High prices for milk, butter and cheese are to rise even more as international dairy prices continue climbing.
The average price for products on Fonterra's bi-weekly international auction has increased for the sixth consecutive time - up 3.9 per cent.
The prices for raw dairy ingredients in the auction are up 23.8 per cent since December.
In shops, butter prices have risen 40 per cent, cheese 17 per cent and milk almost 9 per cent in the past year.
BNZ economist Doug Steel said prices in New Zealand tended to follow international prices with about a nine-month lag.
"Given that prices were starting to ramp up from last November, I'd expect domestic prices to be lifting through 2011, not only for dairy products but for other commodity based-products as well.
However, it was difficult to be precise about the scale of price rises.
"Obviously there's a lot of margins and a lot of players between what's traded internationally and when you buy a product on a supermarket shelf.
"Any one or all of those could move, as well as other costs that are going up, particularly transport costs because of oil prices," he said.
"So it is hard to be precise but certainly there's a significant amount of upside pressure to domestic food prices in the next wee while."
However, domestic food prices were unlikely to rise to the same extent as overseas as the New Zealand dollar was higher than normal.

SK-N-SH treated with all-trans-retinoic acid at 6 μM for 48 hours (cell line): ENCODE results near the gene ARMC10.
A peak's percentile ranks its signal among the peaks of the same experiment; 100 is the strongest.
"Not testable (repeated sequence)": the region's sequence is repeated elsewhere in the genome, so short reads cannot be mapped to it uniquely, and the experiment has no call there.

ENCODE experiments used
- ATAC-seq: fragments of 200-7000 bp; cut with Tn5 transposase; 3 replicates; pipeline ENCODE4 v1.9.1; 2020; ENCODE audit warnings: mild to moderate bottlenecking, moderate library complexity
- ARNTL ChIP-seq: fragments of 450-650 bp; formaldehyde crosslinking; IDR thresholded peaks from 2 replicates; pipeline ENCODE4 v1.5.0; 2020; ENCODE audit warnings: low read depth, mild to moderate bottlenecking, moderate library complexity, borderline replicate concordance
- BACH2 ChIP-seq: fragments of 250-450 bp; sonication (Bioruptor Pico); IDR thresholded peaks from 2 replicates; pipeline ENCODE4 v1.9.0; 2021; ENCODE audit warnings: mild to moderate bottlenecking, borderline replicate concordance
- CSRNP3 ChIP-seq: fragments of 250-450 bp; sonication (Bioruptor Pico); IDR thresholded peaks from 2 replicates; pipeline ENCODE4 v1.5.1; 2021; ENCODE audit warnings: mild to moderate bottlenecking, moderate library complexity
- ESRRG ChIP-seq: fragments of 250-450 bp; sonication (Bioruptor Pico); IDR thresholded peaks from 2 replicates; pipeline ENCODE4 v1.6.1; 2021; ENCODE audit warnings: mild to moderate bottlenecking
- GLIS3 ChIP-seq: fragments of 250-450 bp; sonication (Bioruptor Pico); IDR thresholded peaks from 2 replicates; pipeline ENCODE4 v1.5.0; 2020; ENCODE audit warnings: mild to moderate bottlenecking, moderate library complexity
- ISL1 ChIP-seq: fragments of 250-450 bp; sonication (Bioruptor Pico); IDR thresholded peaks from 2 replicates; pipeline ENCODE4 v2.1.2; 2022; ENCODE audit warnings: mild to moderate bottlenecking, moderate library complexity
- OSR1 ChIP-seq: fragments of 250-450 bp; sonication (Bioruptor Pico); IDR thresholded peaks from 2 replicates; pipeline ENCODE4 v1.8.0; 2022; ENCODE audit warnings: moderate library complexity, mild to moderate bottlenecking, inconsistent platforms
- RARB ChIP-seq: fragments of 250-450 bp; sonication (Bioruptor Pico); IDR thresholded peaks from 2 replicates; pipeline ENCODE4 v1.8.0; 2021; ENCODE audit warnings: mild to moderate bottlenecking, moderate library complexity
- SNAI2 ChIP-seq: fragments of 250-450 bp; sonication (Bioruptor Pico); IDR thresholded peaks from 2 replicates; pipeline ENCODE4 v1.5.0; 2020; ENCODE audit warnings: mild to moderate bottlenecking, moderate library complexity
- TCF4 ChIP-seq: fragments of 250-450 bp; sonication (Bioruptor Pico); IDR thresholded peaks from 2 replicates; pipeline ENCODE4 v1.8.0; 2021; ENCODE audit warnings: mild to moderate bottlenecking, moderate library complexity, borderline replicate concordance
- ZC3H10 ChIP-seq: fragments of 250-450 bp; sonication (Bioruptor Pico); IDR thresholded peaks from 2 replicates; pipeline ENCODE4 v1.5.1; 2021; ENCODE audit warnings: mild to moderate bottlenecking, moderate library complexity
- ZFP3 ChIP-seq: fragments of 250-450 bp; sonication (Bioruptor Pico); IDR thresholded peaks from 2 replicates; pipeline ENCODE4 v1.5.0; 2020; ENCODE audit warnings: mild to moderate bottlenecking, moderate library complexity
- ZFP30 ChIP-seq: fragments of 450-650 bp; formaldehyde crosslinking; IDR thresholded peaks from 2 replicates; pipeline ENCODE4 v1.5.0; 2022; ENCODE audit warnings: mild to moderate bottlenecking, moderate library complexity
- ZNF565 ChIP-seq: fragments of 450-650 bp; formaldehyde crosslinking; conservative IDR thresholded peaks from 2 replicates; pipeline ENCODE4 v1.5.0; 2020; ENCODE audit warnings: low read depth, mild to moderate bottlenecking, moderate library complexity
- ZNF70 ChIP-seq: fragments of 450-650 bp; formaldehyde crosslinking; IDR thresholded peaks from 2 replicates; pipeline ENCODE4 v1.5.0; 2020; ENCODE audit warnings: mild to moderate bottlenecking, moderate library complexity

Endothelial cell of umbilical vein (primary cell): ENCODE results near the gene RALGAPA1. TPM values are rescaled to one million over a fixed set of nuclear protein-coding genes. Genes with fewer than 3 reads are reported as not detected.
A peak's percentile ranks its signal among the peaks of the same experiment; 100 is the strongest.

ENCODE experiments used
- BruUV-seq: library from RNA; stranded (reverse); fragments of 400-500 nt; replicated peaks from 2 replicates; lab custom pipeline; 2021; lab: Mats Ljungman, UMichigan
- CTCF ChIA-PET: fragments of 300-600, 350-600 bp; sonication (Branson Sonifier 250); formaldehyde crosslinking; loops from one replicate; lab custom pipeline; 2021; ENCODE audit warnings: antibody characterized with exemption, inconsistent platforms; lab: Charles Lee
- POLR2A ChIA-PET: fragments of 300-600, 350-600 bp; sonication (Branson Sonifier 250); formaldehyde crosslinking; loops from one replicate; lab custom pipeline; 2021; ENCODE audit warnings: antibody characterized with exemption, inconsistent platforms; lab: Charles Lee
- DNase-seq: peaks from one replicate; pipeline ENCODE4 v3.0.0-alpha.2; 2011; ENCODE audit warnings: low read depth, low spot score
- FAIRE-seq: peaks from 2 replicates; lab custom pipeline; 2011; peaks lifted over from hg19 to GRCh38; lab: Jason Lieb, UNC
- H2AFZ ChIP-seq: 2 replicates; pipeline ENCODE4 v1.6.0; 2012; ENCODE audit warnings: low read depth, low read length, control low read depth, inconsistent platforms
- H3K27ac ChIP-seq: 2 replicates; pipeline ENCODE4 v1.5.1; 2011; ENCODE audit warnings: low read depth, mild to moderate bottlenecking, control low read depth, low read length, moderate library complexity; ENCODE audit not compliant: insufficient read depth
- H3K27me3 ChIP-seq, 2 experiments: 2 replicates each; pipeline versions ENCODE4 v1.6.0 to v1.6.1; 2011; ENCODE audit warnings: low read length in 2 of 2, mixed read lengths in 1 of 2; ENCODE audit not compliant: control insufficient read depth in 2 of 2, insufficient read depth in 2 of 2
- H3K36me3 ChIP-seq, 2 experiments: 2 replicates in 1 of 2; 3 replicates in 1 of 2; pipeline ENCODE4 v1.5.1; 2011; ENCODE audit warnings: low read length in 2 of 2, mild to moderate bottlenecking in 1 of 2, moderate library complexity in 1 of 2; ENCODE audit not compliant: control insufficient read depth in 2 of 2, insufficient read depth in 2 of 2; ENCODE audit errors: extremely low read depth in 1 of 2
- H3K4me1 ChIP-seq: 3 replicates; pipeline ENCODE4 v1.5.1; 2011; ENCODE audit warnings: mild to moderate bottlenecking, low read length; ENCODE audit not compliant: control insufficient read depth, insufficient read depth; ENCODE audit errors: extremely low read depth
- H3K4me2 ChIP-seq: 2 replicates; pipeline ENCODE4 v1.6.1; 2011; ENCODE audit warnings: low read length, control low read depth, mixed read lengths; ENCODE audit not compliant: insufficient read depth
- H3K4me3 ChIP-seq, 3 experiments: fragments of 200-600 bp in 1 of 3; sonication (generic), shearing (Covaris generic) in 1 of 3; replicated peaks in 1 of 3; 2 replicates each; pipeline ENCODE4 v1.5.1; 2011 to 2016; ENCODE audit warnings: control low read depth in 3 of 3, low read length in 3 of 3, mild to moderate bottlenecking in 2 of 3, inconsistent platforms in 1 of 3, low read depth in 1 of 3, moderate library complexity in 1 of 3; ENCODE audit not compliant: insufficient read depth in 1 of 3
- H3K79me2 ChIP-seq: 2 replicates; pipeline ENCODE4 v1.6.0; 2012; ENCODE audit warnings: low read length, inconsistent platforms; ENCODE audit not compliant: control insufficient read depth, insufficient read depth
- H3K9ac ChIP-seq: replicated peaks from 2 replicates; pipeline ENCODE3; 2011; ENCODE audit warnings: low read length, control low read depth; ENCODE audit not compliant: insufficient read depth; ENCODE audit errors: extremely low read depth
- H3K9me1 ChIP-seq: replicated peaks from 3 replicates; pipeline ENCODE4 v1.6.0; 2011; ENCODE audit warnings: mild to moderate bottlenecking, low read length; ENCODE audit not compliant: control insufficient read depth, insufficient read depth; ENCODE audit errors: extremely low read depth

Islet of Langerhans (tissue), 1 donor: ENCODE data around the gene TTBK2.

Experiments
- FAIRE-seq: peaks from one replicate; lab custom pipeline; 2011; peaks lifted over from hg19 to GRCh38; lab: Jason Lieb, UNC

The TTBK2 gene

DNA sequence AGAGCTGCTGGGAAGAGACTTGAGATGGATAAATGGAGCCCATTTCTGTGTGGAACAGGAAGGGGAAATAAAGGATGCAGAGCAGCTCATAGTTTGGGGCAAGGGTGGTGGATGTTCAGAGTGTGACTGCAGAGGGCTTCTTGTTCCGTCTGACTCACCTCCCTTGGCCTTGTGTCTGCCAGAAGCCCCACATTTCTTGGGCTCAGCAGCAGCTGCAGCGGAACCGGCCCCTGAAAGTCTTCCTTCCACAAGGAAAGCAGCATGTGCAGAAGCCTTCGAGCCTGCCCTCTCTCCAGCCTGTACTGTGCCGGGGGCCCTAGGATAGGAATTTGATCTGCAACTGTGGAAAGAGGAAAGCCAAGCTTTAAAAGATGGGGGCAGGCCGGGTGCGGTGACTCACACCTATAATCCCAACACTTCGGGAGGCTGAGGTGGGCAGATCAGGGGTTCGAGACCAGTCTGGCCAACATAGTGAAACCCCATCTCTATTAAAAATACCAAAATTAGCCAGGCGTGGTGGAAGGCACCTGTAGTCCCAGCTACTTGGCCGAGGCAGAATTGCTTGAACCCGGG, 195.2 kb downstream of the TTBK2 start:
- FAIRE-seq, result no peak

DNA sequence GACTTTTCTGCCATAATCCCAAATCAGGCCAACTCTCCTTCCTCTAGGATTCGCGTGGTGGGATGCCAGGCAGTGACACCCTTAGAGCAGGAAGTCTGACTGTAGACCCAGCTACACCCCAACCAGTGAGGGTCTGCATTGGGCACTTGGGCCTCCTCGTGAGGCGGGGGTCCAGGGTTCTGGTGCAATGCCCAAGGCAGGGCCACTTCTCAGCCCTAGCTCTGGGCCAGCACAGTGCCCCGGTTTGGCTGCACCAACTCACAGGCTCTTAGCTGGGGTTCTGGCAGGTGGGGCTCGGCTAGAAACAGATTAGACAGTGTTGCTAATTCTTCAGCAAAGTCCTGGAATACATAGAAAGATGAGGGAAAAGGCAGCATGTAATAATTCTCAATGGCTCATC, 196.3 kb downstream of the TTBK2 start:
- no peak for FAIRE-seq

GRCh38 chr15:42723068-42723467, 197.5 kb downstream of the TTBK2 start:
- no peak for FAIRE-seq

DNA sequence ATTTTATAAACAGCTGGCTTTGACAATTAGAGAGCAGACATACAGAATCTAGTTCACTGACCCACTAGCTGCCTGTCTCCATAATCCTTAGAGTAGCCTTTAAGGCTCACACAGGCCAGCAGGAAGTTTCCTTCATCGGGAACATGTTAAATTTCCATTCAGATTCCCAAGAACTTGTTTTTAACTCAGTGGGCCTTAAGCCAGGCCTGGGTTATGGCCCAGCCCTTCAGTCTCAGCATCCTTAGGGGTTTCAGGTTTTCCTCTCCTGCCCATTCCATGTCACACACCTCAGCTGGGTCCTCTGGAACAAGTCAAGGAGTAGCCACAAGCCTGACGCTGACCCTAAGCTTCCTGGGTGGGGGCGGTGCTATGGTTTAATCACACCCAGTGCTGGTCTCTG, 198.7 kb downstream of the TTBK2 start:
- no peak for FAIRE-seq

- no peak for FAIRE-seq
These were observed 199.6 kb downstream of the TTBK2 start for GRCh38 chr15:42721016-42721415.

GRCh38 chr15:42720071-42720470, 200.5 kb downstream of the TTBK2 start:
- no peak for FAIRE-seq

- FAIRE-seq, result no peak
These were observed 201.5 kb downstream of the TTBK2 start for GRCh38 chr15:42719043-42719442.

NZX Agrifax dairy analyst Susan Kilsby said dairy prices had been tracking up quite rapidly.
"We've seen that not just in dairy commodities but in all commodities generally."
New Zealand consumers here could expect to see increases in the price of dairy products, with about a three- to six-month delay between changes in global commodity prices and those in supermarkets, she said.
Fonterra Brands New Zealand managing director Peter McClure said consumer prices could be nearing the top.
"I would think we're pretty much near the top of the cycle [for shelf prices]," he said. "I'm not ruling it [price rises] out altogether, but it's getting pretty well up there."
The consumer products division of Fonterra, whose brands include Anchor and Mainland, operated at arm's length from the co-operative, and had to buy materials based on international prices.
Mr McClure said the company passed on as much of the cost increase as it thought the market could bear.